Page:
Also, seriously ESPN? I get you want to ramp up interest for your game but the headline: Is 'Bama For Real? followed by "We'll find out for sure when they play Ole Miss." Its like... uh... the way they beat aTm didn't suggest that? Whatever.

Oh, and they also had a bit in SportsCenter today: "Friday is the fifth anniversary of a speech so inspirational it has a fifth anniversary." They are of course, referring to Tim Tebow's crying like a little bitch on TV.

I think I posted before but I'm applying to UGA for grad school. Well as part of the campus tour they took us to Sanford Stadium. Even though I'd been there before it was still almost like a we've-just-reached-the-mountaintop moment when we got there. Also, there were a couple of Northerners in the group and they were just agog. "We don't have anything like this!" Their breathlessness was truly remarkable.
post #295 of 1334
Thread Starter 
Oh wow.

http://espn.go.com/college-football/story/_/id/9728042/ea-sports-stop-producing-college-football-game
post #296 of 1334
Thread Starter 
How can you not love UCF after seeing their old logo?

The heart and head pick UCF for the upset, but the mouse says no (will regret not picking that in the pick em tourney)

post #297 of 1334
Personally, I think you should pick UCF, Ed.
Quote:
Originally Posted by edinatlanta View Post

well so much for Tech (the Georgia variety). As a sidenote: I kind of like Tech's helmets (the Virginia variety).

Also, seriously ESPN? I get you want to ramp up interest for your game but the headline: Is 'Bama For Real? followed by "We'll find out for sure when they play Ole Miss." Its like... uh... the way they beat aTm didn't suggest that? Whatever.

Oh, and they also had a bit in SportsCenter today: "Friday is the fifth anniversary of a speech so inspirational it has a fifth anniversary." They are of course, referring to Tim Tebow's crying like a little bitch on TV.

I think I posted before but I'm applying to UGA for grad school. Well as part of the campus tour they took us to Sanford Stadium. Even though I'd been there before it was still almost like a we've-just-reached-the-mountaintop moment when we got there. Also, there were a couple of Northerners in the group and they were just agog. "We don't have anything like this!" Their breathlessness was truly remarkable.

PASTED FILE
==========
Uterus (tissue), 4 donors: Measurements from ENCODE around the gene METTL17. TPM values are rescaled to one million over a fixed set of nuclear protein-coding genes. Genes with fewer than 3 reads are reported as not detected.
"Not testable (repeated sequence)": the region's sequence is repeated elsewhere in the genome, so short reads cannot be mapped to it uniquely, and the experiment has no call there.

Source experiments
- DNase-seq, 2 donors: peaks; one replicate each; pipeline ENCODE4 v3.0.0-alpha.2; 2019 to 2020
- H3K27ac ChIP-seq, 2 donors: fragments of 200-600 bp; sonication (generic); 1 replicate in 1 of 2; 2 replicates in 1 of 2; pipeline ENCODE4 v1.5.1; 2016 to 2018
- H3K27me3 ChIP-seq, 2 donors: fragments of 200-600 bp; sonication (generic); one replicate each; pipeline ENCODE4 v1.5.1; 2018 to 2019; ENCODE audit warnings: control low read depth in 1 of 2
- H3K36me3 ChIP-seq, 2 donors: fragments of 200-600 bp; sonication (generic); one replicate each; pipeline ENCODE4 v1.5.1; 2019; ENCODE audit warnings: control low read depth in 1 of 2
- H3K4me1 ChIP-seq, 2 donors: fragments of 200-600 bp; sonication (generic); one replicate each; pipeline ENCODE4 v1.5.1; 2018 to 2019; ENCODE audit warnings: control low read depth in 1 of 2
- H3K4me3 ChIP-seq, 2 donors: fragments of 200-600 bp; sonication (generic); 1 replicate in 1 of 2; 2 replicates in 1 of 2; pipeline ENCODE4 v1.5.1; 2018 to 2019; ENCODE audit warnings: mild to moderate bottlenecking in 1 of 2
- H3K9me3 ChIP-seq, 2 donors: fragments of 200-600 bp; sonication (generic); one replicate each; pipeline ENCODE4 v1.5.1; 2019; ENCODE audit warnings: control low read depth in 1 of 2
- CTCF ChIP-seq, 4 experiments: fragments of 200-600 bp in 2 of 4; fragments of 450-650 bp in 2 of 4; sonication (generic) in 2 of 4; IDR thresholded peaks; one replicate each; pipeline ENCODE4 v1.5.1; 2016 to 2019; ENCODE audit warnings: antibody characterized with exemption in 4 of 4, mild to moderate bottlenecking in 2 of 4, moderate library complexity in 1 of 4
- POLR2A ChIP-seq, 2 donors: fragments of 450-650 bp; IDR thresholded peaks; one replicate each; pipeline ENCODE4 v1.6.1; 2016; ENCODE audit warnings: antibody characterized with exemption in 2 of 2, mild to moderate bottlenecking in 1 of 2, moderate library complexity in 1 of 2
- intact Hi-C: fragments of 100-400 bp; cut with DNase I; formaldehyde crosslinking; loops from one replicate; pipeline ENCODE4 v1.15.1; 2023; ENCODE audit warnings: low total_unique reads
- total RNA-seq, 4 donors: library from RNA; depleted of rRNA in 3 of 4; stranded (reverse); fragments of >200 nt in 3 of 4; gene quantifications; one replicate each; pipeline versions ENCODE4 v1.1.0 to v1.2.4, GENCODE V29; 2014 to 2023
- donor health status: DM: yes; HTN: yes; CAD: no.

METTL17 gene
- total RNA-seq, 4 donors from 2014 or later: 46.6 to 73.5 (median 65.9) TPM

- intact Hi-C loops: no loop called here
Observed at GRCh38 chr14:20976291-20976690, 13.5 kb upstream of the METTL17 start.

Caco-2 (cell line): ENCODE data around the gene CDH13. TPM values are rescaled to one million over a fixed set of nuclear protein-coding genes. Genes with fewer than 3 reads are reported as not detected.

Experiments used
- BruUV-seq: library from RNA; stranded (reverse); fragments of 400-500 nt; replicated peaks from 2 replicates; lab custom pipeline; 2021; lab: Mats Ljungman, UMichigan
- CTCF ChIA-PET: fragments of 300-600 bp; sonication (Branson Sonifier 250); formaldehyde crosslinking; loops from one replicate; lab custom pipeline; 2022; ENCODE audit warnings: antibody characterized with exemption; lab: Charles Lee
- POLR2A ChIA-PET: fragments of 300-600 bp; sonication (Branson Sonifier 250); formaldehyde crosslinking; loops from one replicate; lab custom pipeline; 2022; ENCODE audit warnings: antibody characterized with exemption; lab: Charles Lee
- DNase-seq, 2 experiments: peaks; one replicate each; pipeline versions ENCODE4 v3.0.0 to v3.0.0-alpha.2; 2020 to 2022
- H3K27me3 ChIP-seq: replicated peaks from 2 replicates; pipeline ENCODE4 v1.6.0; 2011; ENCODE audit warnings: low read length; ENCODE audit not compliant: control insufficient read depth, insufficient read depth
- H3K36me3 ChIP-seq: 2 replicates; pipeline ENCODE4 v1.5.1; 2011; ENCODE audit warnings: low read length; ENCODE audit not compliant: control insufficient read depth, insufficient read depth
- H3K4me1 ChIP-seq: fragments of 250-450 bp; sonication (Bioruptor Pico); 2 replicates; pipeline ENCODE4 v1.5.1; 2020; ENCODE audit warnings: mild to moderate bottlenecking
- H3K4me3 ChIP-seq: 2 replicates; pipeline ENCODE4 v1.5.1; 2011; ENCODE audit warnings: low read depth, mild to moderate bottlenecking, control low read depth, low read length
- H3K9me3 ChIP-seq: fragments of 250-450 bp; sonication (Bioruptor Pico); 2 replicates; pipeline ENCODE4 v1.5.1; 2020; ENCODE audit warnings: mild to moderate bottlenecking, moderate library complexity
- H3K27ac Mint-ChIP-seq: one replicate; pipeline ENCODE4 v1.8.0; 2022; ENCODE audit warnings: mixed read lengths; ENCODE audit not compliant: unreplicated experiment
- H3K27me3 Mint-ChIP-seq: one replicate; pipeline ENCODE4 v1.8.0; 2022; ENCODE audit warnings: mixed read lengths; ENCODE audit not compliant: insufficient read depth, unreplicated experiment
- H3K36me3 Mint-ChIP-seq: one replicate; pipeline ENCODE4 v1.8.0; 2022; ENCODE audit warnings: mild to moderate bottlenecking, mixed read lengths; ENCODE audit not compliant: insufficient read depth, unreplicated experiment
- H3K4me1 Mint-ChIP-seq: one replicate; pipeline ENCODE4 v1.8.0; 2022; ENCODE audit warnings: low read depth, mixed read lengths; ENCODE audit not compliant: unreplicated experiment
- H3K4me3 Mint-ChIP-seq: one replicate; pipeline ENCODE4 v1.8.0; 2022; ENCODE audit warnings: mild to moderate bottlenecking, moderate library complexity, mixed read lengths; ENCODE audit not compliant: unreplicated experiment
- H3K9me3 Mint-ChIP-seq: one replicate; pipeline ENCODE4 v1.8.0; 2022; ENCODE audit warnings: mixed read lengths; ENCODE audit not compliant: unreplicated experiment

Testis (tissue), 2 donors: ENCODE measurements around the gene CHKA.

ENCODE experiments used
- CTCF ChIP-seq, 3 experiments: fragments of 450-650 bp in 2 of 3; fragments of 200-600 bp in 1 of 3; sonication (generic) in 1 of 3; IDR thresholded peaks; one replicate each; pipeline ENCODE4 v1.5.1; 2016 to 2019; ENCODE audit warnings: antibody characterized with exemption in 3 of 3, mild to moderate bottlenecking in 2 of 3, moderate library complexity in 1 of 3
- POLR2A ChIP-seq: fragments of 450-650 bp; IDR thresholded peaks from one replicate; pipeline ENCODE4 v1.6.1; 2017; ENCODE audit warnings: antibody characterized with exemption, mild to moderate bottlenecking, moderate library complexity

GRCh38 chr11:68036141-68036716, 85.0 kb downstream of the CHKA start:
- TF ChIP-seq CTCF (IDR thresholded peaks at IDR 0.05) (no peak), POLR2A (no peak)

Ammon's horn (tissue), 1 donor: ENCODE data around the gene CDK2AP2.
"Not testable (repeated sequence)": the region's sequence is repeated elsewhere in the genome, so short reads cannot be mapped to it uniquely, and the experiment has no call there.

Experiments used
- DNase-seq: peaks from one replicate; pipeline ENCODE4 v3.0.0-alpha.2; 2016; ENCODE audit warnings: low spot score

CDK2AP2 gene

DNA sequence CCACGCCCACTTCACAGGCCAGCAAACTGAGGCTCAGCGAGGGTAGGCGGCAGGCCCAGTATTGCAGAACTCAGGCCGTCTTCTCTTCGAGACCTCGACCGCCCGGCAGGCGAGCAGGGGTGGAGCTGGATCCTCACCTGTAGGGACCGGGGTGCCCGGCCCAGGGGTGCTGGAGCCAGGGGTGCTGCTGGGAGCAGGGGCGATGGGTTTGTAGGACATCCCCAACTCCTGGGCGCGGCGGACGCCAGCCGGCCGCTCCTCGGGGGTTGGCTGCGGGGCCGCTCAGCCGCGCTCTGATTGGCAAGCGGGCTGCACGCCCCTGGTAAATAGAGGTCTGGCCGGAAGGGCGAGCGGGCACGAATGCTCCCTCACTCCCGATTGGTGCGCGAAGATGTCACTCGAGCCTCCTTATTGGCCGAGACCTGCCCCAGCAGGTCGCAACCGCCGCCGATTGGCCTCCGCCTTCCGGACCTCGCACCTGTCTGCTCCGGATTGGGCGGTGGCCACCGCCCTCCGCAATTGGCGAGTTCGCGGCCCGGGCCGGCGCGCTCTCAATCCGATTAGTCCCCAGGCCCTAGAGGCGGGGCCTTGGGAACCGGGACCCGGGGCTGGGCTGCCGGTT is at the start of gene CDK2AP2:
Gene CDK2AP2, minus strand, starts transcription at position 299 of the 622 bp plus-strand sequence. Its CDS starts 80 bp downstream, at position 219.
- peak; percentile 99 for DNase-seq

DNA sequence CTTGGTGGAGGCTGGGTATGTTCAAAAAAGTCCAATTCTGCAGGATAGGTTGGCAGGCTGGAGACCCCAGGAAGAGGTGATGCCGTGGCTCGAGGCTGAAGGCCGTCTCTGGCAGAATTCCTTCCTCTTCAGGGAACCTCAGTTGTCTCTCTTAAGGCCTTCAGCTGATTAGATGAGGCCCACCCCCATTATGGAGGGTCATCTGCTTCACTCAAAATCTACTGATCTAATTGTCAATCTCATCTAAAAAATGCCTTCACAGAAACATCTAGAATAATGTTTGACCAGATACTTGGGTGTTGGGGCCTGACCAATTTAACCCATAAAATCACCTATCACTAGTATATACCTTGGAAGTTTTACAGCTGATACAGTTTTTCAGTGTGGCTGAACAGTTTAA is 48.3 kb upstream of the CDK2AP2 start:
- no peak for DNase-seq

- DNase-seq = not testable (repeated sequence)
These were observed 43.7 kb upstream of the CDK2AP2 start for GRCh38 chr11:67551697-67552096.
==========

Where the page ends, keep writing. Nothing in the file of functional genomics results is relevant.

Sanford is remarkable because of the perspective from the bridge combined with the way it sits in that creek valley. It gives a great feel for how enormous it really is.
post #298 of 1334
Bleacher Report, this is why you're stupid:
Quote:
http://bleacherreport.com/articles/1786241-college-football-picks-week-5-predictions-for-every-game/page/19

The offenses are basically equal, with both scoring over 40 points per game against similar defenses. (Yes, South Carolina's defense is the best of all combined opponents...on paper. However, the Gamecocks didn't exactly wow the crowd with their performance against Georgia.)

The defenses are also equal, with Georgia allowing 10 more points per game to better offenses (i.e. Clemson) than the Tigers faced. We are in a classic Princess Bride-style battle of wits, and we clearly cannot choose the wine in front of anyone.

There is one basic observation that predicts this outcome: LSU's offense is far better than it was in 2011, and Georgia's defense is worse than in that same year. LSU beat Georgia badly in Atlanta that season.

The jury is still out on LSU's defense, but it's been good enough for four straight wins so far.

That seriously might be the worst piece of college football analysis I've ever had the misfortune to read.
post #299 of 1334
Most commentary is better for entertainment purposes than anything else. It's almost like ESPN has to create controversy to keep itself relevant...oh wait,,,
post #300 of 1334

I don't understand how beating Ole Miss will validate 'Bama. Yeah, they're a team on the rise, but needed a comeback to beat an okay Vanderbilt team. They had a great recruiting class, but you can't expect them to be great right away. As it was already said, beating A&M proved a lot more than beating the Rebels will.